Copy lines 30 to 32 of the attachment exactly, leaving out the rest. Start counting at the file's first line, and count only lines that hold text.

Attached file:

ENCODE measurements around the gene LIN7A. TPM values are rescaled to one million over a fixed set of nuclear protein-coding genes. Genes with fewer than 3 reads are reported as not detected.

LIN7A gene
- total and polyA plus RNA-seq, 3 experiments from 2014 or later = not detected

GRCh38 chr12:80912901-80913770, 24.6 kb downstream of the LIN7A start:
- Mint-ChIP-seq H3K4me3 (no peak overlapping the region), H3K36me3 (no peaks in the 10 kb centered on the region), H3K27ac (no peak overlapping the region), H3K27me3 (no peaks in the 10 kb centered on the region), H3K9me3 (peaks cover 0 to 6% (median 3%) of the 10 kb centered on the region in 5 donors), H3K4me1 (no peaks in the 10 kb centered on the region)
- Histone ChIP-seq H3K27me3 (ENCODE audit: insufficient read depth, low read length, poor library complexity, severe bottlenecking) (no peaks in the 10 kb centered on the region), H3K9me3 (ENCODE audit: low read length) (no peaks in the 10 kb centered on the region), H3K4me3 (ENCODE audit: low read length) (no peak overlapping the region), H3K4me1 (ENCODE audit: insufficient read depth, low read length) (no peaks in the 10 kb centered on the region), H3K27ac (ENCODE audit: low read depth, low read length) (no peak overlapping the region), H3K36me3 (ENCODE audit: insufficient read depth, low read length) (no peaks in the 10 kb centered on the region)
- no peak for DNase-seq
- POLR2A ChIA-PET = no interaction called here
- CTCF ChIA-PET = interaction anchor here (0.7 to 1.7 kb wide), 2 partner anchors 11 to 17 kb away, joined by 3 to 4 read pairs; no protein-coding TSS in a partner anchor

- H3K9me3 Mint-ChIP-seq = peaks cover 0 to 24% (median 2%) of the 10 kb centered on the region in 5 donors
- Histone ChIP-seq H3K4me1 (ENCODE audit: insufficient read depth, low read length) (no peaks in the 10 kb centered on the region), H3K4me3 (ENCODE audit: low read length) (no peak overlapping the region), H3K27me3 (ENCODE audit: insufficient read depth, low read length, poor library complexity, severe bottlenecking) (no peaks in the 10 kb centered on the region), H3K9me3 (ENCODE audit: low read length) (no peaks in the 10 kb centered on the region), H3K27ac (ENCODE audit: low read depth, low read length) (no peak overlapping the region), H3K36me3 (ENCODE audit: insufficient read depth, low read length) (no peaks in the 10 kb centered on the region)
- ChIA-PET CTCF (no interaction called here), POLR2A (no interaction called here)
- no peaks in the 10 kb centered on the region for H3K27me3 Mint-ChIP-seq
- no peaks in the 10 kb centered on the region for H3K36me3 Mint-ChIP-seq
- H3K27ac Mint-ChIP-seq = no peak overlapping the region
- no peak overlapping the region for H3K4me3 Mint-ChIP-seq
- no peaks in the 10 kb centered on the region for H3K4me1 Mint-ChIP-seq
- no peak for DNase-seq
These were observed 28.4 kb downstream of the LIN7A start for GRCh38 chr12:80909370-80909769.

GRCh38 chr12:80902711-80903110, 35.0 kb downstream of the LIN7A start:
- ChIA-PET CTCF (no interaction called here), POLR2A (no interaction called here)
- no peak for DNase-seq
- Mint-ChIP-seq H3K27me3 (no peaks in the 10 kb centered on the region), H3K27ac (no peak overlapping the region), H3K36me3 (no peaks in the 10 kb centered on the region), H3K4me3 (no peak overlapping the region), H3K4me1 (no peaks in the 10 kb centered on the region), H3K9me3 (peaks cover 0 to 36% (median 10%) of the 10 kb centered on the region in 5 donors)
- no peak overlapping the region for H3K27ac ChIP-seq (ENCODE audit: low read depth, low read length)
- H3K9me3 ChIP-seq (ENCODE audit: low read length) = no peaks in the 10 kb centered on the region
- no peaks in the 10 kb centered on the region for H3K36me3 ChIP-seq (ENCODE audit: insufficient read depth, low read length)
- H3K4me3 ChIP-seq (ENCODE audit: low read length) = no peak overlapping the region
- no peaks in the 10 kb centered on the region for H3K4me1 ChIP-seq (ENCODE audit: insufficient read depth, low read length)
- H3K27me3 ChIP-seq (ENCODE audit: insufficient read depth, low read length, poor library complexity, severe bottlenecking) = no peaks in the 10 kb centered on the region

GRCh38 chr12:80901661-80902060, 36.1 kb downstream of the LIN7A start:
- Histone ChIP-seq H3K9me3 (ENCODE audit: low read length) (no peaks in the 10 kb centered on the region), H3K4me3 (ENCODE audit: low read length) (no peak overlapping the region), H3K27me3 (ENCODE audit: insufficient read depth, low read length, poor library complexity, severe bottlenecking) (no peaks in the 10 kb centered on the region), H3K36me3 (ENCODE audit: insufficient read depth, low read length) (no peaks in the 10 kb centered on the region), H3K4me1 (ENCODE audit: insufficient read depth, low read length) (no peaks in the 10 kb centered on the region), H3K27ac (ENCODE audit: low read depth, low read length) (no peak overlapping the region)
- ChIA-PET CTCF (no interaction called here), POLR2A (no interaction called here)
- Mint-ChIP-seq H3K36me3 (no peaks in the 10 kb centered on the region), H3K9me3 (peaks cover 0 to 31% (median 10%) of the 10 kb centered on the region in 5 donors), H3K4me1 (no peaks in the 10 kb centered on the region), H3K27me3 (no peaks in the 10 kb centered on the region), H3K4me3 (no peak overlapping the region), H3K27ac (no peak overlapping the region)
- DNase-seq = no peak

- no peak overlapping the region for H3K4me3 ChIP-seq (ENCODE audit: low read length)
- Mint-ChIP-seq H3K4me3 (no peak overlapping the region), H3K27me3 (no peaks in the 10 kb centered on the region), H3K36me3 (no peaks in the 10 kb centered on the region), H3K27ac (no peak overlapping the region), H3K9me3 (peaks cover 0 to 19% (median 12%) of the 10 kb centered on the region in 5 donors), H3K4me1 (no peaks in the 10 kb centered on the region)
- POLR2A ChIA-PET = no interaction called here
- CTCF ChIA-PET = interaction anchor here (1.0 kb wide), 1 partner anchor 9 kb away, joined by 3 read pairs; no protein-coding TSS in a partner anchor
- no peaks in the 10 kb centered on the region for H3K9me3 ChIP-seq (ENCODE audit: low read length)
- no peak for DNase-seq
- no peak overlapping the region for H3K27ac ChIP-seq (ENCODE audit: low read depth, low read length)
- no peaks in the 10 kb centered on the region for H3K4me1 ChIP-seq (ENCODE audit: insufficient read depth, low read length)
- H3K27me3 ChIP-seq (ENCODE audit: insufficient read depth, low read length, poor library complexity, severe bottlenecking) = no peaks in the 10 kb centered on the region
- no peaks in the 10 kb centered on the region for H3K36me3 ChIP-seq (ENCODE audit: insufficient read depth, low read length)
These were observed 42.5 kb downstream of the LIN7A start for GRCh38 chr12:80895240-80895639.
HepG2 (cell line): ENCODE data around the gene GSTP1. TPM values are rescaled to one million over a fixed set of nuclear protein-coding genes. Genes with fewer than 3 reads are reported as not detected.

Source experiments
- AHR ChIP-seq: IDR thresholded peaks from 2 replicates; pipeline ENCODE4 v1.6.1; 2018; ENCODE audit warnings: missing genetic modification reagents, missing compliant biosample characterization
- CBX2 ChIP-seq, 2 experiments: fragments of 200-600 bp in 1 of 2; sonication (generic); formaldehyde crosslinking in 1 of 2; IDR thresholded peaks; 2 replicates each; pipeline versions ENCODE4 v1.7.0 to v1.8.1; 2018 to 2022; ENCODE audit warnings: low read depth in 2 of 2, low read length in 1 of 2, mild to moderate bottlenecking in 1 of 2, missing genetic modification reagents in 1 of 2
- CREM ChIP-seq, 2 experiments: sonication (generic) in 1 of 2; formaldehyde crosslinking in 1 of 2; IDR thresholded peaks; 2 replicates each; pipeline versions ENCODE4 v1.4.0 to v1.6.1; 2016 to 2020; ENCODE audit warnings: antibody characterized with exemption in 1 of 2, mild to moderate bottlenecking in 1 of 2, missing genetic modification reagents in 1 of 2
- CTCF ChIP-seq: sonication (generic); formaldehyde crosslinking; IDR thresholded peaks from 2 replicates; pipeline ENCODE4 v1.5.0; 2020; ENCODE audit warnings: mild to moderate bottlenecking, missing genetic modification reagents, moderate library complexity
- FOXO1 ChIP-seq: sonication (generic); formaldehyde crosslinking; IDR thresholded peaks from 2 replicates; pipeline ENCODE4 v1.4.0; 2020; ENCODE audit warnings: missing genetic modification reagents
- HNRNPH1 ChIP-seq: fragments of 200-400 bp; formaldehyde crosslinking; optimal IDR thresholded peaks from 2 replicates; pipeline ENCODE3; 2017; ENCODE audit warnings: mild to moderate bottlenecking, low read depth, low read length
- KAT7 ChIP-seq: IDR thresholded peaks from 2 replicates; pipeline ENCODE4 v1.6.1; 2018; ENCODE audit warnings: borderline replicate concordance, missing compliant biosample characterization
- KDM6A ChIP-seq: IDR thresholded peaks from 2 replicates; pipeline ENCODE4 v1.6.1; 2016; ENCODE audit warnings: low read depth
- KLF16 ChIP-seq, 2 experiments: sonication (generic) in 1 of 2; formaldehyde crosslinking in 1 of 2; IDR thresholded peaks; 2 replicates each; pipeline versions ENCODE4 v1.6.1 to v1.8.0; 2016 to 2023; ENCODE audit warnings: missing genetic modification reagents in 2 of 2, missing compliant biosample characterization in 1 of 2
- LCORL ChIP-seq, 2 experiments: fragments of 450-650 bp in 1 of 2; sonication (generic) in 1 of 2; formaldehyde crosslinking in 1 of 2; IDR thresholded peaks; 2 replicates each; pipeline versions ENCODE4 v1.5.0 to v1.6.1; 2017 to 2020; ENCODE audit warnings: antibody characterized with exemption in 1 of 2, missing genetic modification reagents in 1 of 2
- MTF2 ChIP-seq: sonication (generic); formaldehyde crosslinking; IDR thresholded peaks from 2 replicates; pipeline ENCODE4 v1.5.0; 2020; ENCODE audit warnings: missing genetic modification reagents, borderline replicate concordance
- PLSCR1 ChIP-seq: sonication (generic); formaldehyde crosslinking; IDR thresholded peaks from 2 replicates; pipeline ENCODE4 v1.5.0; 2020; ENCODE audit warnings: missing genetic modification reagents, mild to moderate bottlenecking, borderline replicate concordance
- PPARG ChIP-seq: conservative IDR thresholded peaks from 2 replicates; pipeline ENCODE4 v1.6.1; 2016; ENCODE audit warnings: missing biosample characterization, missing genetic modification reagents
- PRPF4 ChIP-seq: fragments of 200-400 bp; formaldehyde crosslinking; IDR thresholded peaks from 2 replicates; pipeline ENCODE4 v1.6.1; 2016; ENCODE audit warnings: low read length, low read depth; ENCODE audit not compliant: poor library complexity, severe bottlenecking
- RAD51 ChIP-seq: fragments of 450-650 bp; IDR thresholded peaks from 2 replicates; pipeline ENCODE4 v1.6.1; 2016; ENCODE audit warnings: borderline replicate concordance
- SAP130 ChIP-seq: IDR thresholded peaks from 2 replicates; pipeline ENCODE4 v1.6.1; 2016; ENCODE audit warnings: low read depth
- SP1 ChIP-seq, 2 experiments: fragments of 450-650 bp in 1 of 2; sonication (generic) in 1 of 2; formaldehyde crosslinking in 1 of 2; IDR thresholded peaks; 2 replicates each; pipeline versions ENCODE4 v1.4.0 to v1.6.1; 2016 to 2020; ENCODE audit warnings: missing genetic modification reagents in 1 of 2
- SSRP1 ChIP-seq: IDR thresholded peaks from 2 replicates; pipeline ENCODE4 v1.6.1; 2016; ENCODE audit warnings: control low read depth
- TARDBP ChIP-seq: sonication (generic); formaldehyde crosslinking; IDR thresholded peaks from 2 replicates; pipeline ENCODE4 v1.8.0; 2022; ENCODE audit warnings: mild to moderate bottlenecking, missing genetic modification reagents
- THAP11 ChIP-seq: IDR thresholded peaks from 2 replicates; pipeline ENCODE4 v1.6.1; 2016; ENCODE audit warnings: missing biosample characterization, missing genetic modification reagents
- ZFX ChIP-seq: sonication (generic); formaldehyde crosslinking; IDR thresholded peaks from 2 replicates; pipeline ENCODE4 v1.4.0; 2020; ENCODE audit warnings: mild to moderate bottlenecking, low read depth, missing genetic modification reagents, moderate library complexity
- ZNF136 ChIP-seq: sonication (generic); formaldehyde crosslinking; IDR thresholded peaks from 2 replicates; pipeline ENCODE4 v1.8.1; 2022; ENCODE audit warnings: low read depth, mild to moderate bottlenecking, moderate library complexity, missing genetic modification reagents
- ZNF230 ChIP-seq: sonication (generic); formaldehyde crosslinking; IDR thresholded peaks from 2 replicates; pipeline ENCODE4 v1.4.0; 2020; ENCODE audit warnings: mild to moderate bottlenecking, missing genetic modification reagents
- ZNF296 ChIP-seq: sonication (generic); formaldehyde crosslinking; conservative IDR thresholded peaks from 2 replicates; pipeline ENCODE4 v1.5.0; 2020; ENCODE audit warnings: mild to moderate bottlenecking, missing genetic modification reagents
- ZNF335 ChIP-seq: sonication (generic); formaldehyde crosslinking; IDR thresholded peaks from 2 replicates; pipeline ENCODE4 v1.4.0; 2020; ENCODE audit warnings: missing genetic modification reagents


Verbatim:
GRCh38 chr12:80901661-80902060, 36.1 kb downstream of the LIN7A start:
- Histone ChIP-seq H3K9me3 (ENCODE audit: low read length) (no peaks in the 10 kb centered on the region), H3K4me3 (ENCODE audit: low read length) (no peak overlapping the region), H3K27me3 (ENCODE audit: insufficient read depth, low read length, poor library complexity, severe bottlenecking) (no peaks in the 10 kb centered on the region), H3K36me3 (ENCODE audit: insufficient read depth, low read length) (no peaks in the 10 kb centered on the region), H3K4me1 (ENCODE audit: insufficient read depth, low read length) (no peaks in the 10 kb centered on the region), H3K27ac (ENCODE audit: low read depth, low read length) (no peak overlapping the region)
- ChIA-PET CTCF (no interaction called here), POLR2A (no interaction called here)